The train was apparently an old German or an old Dutch train, as there were signs on the train in one of those languages. We had to go through immigration on each side of the river, as we were leaving Argentina and entering Paraguay. The train travels on a new bridge that was built with a single train track on one side and 2 lanes of vehicle traffic on the other side of the bridge – beautiful bridge.
As expected the Rotarians were patiently waiting on us, and they took us to their new beautiful Rotary building – dedicated just for Rotary use. There is plenty of space, both upstairs and down. Additional Encarnacion Rotarians met us before we left to see the Rotary water project the Rotary Club of District 6000 and a few individuals sponsored. We drove about 30 minutes through a heavy agricultural area (we saw corn, wheat and cattle), before turning off the main road unto a dirt road – bright red soil. This area was rolling hills, which is so different from the areas we have driven in Argentina where it is table top level. It was great seeing the lush rolling hills.
|Road Leading to the Project Village|
On this dirt road we crossed a newly built bridge, before coming to a small village of 35 family units of indigenous peoples. The Rotary Club Encarnacion heard about their low standard of living, and their health needs. They decided to advocate for this small village to the local authorities and for the infrastructure of a bridge to cross the river. All they could do was ford the river when the river was flooded, they had no way of leaving their village. The basic infrastructure of a bridge was badly needed.
|New Toilet Block and Laundry Facility|
|Rotarians, Guests and Villagers|
|Old Laundry Hole beside the Bridge|
The next infrastructure need was water in the village. The women washed clothes in the river and carried water back to the village. This is where Rotary helped. A well was drilled and the water is pumped to the water tower on the hill behind the village. The Rotary Grant also built a building with two sets of 4 toilets and showers – men on one side and women on the other. In an open area between the toilet blocks there are 4 sinks with running water, each having a built-in old fashioned wash board, so the women are able to wash their clothes right there in the village. In another building nearby Rotary also built a shower house. Due to the influence from the Rotary Club, the local government and other agencies have stepped forward and made improvements in the village – school, mobile health clinics (the day we were there a team of health care workers were in the village doing pap smears for the women), and someone has been building houses of clay blocks for them. They are simple houses but they have tile roofs and are so much better than the mud style hut houses they have been living in. Some people are still in the old style houses so we were able to take some photos of them.
|Presenting School Materials to the Village Leader with the Rotary Club President|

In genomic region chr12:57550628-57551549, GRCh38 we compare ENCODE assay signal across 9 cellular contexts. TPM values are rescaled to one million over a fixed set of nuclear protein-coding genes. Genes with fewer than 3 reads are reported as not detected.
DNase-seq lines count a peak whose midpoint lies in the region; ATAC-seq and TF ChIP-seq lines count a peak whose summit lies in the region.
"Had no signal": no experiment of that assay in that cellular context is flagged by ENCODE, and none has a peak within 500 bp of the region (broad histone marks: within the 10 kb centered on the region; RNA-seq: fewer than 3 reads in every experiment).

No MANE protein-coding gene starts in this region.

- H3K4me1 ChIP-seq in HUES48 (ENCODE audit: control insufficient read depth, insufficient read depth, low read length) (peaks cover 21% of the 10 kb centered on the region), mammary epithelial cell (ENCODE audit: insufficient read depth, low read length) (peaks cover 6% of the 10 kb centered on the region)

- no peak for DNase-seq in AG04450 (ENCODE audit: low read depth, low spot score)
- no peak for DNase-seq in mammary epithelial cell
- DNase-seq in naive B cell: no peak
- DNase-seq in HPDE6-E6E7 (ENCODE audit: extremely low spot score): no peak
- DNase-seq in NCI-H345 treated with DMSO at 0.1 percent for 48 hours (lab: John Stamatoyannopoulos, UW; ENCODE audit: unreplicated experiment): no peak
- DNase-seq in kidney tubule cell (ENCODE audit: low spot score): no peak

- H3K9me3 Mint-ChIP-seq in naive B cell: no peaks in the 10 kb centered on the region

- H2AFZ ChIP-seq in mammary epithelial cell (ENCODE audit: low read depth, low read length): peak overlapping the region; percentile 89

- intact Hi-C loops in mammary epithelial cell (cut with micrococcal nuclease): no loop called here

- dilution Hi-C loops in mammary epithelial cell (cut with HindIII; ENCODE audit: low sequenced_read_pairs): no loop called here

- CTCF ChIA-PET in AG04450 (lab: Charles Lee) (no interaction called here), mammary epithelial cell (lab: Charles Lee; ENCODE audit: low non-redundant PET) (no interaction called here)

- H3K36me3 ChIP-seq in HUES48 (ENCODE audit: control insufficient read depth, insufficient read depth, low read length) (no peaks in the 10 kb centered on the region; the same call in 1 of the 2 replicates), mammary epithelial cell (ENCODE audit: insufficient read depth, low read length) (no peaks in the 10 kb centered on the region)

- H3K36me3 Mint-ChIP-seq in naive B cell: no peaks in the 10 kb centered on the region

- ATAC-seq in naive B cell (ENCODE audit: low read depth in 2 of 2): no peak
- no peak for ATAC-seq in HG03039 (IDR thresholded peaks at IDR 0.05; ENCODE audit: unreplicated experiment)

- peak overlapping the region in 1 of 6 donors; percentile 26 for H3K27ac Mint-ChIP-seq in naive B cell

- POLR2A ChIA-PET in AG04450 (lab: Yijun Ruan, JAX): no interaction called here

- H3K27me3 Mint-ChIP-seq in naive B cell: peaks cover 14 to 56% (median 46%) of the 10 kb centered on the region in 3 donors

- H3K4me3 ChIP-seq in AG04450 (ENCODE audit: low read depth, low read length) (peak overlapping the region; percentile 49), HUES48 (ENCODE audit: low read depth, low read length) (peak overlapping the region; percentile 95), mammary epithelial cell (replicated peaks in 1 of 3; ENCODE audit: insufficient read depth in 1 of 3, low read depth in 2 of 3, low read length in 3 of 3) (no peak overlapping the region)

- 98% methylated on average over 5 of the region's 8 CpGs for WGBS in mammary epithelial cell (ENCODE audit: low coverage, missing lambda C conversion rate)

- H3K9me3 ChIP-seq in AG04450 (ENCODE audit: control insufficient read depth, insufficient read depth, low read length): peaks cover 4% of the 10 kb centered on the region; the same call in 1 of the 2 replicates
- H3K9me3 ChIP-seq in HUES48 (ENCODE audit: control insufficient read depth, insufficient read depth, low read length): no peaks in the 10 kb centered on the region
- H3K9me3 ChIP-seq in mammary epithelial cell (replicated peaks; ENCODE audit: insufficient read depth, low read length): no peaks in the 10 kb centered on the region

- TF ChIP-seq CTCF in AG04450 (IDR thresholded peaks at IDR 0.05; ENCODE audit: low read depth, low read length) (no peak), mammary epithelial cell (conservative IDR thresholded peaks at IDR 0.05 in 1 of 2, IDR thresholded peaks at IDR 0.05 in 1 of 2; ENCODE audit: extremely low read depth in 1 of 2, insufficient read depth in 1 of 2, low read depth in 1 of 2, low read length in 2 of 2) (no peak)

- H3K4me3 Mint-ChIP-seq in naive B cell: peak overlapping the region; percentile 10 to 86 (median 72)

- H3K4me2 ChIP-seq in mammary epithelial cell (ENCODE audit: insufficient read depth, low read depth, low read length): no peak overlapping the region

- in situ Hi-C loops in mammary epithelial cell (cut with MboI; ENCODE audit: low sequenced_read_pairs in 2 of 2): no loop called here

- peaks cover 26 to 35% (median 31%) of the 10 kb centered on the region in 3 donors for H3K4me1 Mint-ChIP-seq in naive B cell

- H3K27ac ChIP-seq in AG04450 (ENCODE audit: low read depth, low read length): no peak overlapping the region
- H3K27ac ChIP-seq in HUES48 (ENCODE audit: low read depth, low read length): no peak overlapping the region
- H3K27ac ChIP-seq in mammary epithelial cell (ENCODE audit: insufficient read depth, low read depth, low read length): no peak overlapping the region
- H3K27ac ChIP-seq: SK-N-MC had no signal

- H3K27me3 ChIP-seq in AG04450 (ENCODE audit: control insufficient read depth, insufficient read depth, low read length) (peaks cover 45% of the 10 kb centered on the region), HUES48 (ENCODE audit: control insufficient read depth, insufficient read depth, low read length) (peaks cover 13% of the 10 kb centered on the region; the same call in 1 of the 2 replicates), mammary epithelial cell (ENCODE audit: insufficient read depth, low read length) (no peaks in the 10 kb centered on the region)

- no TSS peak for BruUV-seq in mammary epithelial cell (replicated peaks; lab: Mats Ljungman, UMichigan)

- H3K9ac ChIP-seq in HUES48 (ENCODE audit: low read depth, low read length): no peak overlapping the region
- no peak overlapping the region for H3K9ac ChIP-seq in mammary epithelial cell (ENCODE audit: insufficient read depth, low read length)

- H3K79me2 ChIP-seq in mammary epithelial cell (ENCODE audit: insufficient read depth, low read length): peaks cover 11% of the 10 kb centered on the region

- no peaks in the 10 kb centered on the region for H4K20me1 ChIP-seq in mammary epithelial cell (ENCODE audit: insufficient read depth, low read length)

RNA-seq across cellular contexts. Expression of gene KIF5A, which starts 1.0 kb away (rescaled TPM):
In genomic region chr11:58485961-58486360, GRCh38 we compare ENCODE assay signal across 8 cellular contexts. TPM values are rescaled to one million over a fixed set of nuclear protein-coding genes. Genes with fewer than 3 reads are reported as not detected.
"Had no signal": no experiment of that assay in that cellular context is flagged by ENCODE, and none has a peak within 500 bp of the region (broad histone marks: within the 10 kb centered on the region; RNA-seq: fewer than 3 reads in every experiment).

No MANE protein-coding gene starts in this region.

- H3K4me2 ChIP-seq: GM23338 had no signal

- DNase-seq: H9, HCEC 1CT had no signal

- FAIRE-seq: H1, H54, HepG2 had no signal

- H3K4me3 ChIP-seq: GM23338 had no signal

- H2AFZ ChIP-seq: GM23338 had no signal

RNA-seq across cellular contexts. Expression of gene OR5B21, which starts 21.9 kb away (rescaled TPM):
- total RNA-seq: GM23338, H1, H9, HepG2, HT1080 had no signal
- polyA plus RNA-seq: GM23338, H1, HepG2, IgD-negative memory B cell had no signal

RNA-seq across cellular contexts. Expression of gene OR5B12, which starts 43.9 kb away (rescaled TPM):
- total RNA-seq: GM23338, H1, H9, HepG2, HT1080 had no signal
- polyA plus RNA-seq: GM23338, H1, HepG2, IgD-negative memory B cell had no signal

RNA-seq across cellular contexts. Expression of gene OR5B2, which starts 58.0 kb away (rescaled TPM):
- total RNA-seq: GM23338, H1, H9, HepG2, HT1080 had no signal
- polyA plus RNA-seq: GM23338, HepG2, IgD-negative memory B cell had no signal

|Television Coverage of our Visit|
|Left to Right - Gardener, Village Leader and Cal|
Due to having water right there in the village they have improved their garden area. They had a gorgeous garden area which they have enlarged. They now can water the plants without personally carrying the water from the river. The soil is a brick red color but it does grow wonderful veggies.
|Bench with Guitar Insider the Church|
|Roof from the Inside|
|The Front of the Church|
|Washing Clothes by her House|
|Drying her Clothes on the Garden Fence|
|Elderly Man Wrapping a Cane with Reed|
|Selling Home Made Baskets|
|New Water Tower with Tank|
|Older Village Houses|
|Newer Block Houses|
|Women Waiting outside the Medical Clinic|
|Mobile Clinic Medical Staff|
|Smile of Gratitude|
After returning to the city we had a delightful lunch at a restaurant owned by the daughter of one of the Rotarians. These lunches do not last for just 1 hour, but 2 hours! After lunch we returned to Posadas on the train, again going through immigration on both sides. We used the city bus to get from the train terminal to the hotel where we relaxed, freshened up and changed for the evening event.
|Newly developed Encarnacion River Front|
|Posadas across the River from Encarnacion|
|Lunch with Rotarians|
At 8:30 we were ready to be picked up by car by several Rotarians from one of the Posadas Rotary Clubs. This time we drove across the bridge to Paraguay, of course showing our passports in Argentina and again in Paraguay. I mention these immigration stops, as when Cal presented his passport tonight, the gal kept looking at it, and looking at it. “What was the problem?” Well apparently this afternoon when we returned to Argentina on the train, the guy at immigrations stamped everyone’s passport except Cal’s – meaning that Cal never left Paraguay this afternoon (like he actually did). This official did not stamp Cal’s passport this evening when we entered Paraguay - they will do it when we leave later tonight. So according to his passport, Cal spent a full day in Paraguay compared to the rest of us!!
After this delay we finally arrived at the Rotary meeting. This Rotary meeting was special. They felt so honored to have guest, as they seldom have guest, plus we supported them on this wonderful project and they were truly grateful to us for helping.
|BBQ'ing Beef and Lamb - A 5 Hour Process|
|BBQ'ing Sausage - The Dark Sausage is Blood Sausage|
|Ready for Dinner|
|Rotary Banner Exchange|
|The Finished Product|
|The BBQ Chef Serving|
|Will We Look Fat Full and Satisfied?|
It was another late night!! And I cannot go to sleep on such a full stomach!